The dip station at the gym is crowded and you’ve started to think about how to do dips at home…
Look, we completely understand – waiting in the never-ending line of bros smashing out heavy dips is not only time consuming but it is also somewhat pointless.
Learning how to do dips at home is easy, safe, and can be a great way to make your daily routine in the house more fun and interactive.
In this article, we are going to walk you through 9 creative ways you can do chest and triceps dips at home.
We’ve also included exercise progressions so that you can improve your overall strength and avoid nagging injuries.
Why Should You Do Chest and Triceps Dips at Home?
Putting aside the obvious statement that working out is fun – doing chest and triceps dips at home can be a great way to lock in your movement patterns without waiting for the parallel bars at the gym.
Here are 3 important reasons why you should do chest and triceps dips at home:
1. There Are Plenty of Progressions
The great thing about bodyweight exercises is that there are a variety of progressions you can make the most of to get stronger and leaner.
2. Training at Home is Cheaper
No need for an expensive gym membership or fancy workout equipment. In this article, we will show you 9 cheap, effective, and creative methods on how to do dips at home.
3. Dips Are The Bench Press of Bodyweight Chest Exercises
When you go to the gym to train your chest the first thing you think of is the bench press.
In bodyweight training – the first exercise on your radar for building the chest should be dips – followed very closely by pushups.
Starting to think that performing chest and triceps dips at home might be fun and supplemental to your workout routine?
Let’s answer the most common questions surrounding how to do dips at home: What is the Difference Between Chest and Triceps Dips?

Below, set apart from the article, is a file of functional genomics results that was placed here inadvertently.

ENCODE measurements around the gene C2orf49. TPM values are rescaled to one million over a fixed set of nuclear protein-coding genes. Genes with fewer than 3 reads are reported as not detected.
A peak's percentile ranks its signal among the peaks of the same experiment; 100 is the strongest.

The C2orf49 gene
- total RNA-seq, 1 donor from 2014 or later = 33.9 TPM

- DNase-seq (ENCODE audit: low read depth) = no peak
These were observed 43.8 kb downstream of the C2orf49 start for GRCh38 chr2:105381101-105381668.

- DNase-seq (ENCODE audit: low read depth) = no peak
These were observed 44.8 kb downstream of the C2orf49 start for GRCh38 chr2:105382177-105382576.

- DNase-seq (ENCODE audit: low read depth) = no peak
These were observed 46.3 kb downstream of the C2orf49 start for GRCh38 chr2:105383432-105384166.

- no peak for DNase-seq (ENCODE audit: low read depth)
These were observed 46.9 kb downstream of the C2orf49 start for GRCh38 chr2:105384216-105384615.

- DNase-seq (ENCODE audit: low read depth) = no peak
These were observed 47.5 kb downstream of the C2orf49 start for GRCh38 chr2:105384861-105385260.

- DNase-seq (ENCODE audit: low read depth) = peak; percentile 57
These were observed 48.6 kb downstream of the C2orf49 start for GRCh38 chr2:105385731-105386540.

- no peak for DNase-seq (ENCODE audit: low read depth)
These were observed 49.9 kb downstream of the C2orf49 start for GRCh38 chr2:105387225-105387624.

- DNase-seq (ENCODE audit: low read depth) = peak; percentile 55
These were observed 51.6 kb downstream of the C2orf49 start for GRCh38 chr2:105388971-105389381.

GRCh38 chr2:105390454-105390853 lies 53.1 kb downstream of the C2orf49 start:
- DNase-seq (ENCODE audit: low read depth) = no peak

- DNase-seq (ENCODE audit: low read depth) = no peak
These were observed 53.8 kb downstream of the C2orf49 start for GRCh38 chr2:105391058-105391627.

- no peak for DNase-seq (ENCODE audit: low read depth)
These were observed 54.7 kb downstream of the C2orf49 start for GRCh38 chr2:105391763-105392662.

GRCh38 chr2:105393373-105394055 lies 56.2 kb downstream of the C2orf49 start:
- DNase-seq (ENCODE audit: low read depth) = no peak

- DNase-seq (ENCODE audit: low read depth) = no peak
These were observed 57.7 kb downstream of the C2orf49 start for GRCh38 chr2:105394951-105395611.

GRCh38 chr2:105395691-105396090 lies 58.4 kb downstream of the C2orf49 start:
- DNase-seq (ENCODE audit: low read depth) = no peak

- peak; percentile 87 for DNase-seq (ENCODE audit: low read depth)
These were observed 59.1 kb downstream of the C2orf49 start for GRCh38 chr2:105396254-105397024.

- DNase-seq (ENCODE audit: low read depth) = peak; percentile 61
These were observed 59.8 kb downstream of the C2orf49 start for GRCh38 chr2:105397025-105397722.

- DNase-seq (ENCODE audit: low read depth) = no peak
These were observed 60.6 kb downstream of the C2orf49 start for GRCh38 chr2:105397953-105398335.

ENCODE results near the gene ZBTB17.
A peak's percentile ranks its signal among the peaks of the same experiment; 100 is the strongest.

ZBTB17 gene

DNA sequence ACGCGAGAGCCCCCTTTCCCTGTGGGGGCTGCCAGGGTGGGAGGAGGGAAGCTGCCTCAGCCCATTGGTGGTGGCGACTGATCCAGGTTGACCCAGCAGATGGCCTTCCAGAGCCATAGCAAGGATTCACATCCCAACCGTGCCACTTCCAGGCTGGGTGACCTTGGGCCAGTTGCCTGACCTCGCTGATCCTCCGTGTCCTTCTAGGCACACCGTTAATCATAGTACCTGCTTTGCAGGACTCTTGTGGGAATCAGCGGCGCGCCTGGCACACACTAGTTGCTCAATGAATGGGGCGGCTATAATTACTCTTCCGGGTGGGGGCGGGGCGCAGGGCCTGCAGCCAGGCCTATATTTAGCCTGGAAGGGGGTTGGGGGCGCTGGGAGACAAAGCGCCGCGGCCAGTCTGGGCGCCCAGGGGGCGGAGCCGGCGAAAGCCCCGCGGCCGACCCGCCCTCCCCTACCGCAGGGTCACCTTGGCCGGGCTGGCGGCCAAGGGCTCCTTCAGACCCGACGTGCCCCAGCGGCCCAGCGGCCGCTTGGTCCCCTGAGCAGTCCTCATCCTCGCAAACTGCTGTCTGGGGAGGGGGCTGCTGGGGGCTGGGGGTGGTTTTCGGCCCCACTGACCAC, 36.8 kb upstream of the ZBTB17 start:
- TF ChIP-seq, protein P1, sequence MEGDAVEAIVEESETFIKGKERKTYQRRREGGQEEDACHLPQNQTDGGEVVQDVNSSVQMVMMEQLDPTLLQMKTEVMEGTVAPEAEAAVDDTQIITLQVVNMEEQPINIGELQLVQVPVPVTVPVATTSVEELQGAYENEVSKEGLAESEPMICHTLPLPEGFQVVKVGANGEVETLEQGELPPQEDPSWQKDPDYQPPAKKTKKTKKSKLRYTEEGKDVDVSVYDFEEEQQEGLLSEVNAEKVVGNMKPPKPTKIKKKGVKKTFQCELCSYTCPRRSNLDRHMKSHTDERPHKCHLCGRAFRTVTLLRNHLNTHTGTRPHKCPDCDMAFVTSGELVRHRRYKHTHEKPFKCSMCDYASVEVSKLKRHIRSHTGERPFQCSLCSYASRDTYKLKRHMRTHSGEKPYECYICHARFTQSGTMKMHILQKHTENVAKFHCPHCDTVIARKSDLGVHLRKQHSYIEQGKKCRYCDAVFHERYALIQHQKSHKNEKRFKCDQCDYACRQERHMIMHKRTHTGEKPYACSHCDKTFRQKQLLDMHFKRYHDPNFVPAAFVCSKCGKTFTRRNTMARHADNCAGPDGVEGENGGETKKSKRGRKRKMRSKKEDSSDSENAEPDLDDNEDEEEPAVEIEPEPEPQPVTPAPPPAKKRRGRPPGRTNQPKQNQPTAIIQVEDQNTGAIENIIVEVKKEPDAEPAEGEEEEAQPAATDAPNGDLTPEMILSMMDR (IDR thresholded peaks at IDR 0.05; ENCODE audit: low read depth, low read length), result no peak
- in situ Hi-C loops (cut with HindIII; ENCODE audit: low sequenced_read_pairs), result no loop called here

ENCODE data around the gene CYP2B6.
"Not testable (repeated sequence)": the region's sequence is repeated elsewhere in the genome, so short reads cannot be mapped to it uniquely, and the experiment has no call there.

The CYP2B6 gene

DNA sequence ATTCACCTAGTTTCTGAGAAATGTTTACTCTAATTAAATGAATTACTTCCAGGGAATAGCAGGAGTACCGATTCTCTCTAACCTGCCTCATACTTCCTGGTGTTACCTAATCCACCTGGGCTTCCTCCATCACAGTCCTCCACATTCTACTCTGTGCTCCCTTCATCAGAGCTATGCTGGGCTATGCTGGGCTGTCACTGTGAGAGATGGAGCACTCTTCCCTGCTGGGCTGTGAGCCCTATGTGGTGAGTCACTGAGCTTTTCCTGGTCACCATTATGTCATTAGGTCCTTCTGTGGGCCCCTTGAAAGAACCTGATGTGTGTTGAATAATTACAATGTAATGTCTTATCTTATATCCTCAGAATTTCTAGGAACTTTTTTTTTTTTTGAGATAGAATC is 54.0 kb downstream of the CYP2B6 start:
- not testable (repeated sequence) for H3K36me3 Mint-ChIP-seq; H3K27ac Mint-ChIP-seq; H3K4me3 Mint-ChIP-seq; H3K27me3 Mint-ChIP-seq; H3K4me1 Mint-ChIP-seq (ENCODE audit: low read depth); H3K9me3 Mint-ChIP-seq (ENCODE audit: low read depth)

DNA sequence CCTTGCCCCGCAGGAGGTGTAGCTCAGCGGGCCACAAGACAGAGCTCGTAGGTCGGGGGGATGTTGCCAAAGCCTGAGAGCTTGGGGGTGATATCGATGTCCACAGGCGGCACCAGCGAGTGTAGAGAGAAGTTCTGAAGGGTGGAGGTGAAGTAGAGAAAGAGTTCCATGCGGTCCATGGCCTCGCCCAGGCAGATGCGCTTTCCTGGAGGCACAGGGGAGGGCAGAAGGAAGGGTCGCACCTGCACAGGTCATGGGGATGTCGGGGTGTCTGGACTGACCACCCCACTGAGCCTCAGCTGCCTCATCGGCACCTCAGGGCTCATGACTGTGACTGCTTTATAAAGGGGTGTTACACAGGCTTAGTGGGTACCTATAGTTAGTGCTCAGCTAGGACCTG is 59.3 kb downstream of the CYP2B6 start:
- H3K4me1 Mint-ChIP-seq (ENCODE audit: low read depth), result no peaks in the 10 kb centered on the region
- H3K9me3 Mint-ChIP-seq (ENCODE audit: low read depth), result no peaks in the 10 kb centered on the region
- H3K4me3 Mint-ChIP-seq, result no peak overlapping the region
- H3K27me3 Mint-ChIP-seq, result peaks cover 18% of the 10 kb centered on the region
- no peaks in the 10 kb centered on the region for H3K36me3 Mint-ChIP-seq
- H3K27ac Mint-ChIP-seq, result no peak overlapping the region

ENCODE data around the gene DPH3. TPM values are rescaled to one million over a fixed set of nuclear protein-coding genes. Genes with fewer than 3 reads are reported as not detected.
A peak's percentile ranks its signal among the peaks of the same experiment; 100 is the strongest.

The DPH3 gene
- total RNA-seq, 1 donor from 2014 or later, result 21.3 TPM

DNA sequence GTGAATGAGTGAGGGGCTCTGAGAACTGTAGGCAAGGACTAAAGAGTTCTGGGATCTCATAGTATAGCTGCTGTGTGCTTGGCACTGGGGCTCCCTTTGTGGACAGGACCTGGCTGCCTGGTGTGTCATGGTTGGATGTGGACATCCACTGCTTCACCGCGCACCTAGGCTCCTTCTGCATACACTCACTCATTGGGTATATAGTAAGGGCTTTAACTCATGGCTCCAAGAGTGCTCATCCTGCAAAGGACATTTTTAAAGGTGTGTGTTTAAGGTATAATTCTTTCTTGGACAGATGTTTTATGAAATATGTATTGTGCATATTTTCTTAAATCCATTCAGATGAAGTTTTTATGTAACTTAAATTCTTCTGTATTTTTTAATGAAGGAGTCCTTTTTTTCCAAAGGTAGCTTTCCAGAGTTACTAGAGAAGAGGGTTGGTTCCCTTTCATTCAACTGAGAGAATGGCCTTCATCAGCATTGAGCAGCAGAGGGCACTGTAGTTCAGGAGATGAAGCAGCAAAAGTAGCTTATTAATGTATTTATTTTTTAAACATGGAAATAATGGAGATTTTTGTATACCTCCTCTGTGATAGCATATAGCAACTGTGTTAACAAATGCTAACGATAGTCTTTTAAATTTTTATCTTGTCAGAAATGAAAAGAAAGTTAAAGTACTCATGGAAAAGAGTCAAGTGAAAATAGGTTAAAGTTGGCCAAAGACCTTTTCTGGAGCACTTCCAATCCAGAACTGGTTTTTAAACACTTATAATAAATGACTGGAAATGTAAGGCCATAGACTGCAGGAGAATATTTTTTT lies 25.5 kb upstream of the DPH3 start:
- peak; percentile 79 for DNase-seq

What is the Difference Between Chest and Triceps Dips?
There are two main styles of performing a dip exercise. Both exercises will hit the same muscles, but the specific movement pattern will target the main muscles a little differently.
The Chest Dip
The chest dip is an exercise that hits mainly the pectoralis major and uses the triceps, anterior deltoid, and other structural muscles as synergistic muscles.
Synergistic means they assist in the movement.
Here is a video showing what the chest dip looks like.
Notice is the forward lean of the upper body?
You should notice that the athlete is almost falling forward while they perform the chest dip.
This forces the chest to work harder than other muscles and creates the famous chest dip.
The Triceps Dip
The triceps are a series of muscles on the posterior side of the upper arm – famously named the triceps because they have three heads.
They are responsible for extension at the elbow.
To perform extension at the elbow and target the triceps during a dip athlete should maintain a relatively upright position – with very little forward lean.
This will help to put more resistance on triceps extension and target the triceps.
Here is a video showing the difference between a chest and triceps dip.
Note: Triceps dips can also be performed as an isolation exercise.
In this video, you will see that the bodyweight resistance has been changed, and the athlete positions their feet on the ground. In this position, you perform dips solely through triceps extension.
Although this exercise does not have as much resistance, research shows that isolation exercises like this help to stimulate muscle hypertrophy – or the increase in muscle size.
Both isolation triceps dips and upright triceps dips should be included in your program to grow stronger.
For a FREE At-Home Dip workout be sure to keep reading.
Okay – enough dilly dally, let’s get into the meat of this post.
Want to learn how to do dips at home? Check out the next section for strength progressions and example exercises.
5 Ways to do Triceps Dips at Home